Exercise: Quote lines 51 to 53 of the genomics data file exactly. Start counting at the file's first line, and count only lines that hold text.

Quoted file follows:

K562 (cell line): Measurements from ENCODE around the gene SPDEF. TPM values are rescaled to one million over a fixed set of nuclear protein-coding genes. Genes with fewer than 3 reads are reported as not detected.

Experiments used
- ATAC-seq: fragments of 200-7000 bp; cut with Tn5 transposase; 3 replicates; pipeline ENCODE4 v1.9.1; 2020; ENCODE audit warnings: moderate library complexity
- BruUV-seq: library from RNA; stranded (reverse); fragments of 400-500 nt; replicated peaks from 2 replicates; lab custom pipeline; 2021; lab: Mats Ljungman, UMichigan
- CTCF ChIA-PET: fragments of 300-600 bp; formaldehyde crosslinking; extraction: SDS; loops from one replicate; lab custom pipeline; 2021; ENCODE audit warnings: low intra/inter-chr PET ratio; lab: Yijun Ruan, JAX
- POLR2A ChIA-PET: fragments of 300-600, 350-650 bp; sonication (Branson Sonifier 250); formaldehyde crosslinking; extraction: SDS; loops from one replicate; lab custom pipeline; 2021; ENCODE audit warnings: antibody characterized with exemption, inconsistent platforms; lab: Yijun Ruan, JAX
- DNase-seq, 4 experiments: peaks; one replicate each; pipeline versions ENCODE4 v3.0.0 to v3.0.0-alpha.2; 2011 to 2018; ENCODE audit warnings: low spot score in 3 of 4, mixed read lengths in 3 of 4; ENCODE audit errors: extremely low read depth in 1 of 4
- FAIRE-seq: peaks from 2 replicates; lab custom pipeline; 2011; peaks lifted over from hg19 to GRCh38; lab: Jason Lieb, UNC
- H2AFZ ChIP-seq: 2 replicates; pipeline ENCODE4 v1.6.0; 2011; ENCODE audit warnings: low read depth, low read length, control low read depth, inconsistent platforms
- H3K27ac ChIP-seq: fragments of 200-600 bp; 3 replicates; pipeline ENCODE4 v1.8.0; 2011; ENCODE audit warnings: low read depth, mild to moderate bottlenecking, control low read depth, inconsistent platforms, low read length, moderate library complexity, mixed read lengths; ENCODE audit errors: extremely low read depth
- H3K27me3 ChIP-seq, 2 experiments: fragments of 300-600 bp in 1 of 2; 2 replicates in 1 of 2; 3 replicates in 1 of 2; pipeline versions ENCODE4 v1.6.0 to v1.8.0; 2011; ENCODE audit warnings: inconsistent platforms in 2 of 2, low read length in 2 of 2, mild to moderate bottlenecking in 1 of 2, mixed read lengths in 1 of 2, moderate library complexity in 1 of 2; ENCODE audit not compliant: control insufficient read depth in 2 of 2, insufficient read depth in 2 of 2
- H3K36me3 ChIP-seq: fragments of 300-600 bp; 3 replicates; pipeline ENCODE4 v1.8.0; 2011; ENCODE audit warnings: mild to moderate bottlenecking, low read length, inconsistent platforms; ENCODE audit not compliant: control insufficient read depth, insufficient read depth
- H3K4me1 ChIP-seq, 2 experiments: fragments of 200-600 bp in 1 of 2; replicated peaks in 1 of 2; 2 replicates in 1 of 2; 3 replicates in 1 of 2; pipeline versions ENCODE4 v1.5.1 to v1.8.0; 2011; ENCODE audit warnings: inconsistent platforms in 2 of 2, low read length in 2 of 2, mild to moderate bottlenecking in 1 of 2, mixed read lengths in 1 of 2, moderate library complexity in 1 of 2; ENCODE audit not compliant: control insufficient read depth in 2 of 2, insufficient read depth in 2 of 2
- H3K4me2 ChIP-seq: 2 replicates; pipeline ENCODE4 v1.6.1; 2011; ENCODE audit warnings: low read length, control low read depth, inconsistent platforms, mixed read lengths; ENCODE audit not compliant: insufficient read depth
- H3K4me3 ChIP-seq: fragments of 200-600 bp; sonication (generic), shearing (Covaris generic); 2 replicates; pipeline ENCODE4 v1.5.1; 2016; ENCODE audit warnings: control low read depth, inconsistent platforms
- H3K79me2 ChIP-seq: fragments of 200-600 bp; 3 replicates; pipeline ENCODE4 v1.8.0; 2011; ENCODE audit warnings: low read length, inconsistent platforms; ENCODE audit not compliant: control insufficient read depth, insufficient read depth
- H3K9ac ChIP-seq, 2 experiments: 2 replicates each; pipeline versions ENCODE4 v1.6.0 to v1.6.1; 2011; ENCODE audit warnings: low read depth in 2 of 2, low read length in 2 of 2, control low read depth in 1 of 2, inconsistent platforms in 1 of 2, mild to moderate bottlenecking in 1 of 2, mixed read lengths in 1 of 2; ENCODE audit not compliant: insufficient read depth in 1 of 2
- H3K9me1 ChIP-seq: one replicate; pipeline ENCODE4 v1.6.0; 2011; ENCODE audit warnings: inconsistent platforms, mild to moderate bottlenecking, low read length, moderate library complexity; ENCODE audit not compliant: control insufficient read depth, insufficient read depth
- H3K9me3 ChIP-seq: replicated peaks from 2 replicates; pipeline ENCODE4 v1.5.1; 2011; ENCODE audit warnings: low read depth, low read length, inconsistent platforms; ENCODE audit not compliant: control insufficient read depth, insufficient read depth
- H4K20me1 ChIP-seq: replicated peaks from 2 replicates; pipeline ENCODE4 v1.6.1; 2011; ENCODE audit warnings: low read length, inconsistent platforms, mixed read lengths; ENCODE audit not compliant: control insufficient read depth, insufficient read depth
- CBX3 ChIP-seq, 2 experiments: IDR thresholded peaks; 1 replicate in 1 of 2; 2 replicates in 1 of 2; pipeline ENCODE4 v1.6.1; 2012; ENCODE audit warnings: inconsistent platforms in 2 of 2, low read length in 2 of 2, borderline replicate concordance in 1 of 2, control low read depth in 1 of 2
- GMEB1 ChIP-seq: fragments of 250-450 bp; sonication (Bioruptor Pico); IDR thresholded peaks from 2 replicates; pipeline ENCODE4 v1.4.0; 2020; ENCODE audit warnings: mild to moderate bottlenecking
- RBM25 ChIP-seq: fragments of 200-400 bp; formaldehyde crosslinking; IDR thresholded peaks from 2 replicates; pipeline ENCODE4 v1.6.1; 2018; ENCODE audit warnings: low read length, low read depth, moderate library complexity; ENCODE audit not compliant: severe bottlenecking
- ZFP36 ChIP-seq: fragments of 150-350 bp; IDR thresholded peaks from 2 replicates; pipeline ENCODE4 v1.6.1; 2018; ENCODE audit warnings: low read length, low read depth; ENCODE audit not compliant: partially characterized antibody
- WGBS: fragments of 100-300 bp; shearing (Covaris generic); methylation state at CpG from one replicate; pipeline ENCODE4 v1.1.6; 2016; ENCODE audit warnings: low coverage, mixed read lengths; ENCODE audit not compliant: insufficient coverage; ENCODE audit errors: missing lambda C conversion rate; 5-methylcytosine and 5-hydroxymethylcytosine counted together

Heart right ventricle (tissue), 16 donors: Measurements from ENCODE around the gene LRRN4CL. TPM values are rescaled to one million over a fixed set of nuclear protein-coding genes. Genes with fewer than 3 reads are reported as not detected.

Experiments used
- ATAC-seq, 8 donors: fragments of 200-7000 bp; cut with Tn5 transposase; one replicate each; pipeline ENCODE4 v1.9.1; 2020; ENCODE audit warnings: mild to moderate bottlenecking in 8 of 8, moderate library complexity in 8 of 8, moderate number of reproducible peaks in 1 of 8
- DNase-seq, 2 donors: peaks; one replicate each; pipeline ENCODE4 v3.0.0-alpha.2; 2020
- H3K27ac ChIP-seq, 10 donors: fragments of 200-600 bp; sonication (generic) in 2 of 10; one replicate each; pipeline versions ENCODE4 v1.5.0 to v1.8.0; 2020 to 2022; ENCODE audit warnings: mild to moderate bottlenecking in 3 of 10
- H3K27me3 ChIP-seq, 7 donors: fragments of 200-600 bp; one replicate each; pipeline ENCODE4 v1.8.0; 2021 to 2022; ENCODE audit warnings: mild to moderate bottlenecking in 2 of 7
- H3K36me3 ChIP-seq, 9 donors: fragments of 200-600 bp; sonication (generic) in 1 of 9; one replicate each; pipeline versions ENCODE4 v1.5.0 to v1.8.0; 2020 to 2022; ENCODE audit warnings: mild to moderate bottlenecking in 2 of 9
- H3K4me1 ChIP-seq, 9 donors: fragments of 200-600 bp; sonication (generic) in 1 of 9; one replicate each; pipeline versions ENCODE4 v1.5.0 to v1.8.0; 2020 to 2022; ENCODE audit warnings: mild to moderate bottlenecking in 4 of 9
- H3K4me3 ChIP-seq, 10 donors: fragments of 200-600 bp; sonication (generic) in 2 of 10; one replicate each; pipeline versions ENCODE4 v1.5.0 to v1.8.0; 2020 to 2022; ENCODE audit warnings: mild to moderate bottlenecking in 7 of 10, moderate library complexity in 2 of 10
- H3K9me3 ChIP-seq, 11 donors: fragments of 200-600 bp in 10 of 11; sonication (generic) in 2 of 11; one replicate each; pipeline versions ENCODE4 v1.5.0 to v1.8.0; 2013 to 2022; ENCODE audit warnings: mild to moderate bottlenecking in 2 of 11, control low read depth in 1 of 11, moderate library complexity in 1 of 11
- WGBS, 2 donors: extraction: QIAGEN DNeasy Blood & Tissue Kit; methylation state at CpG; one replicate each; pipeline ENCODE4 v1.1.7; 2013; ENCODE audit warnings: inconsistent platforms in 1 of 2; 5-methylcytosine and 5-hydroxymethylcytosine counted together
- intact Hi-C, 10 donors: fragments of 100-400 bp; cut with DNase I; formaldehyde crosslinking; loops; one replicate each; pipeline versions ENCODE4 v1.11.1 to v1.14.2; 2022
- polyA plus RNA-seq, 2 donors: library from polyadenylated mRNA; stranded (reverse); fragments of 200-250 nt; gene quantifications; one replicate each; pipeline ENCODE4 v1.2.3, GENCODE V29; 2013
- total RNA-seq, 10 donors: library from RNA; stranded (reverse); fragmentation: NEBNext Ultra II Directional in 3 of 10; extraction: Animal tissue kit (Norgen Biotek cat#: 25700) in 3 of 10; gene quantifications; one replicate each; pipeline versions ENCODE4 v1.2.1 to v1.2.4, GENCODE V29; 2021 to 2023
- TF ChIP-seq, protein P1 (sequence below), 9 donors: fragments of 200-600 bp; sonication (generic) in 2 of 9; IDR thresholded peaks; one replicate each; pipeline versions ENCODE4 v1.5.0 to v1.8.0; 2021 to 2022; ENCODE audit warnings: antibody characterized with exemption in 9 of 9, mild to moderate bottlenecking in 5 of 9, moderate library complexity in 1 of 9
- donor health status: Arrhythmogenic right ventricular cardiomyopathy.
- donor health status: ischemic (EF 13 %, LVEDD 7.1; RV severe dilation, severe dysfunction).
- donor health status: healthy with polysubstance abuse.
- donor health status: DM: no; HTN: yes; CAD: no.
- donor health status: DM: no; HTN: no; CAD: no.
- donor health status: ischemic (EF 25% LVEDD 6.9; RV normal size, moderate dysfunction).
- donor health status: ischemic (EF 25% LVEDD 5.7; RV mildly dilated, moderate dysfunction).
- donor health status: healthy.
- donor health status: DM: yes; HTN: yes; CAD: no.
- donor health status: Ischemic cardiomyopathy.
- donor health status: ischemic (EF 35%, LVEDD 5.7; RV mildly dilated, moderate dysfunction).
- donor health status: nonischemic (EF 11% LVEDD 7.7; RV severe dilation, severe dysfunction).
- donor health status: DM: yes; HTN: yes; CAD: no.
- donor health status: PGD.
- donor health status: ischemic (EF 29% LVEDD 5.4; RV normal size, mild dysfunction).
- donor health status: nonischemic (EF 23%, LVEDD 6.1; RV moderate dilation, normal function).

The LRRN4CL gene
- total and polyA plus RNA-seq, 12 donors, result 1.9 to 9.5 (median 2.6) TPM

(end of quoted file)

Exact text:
- donor health status: ischemic (EF 35%, LVEDD 5.7; RV mildly dilated, moderate dysfunction).
- donor health status: nonischemic (EF 11% LVEDD 7.7; RV severe dilation, severe dysfunction).
- donor health status: DM: yes; HTN: yes; CAD: no.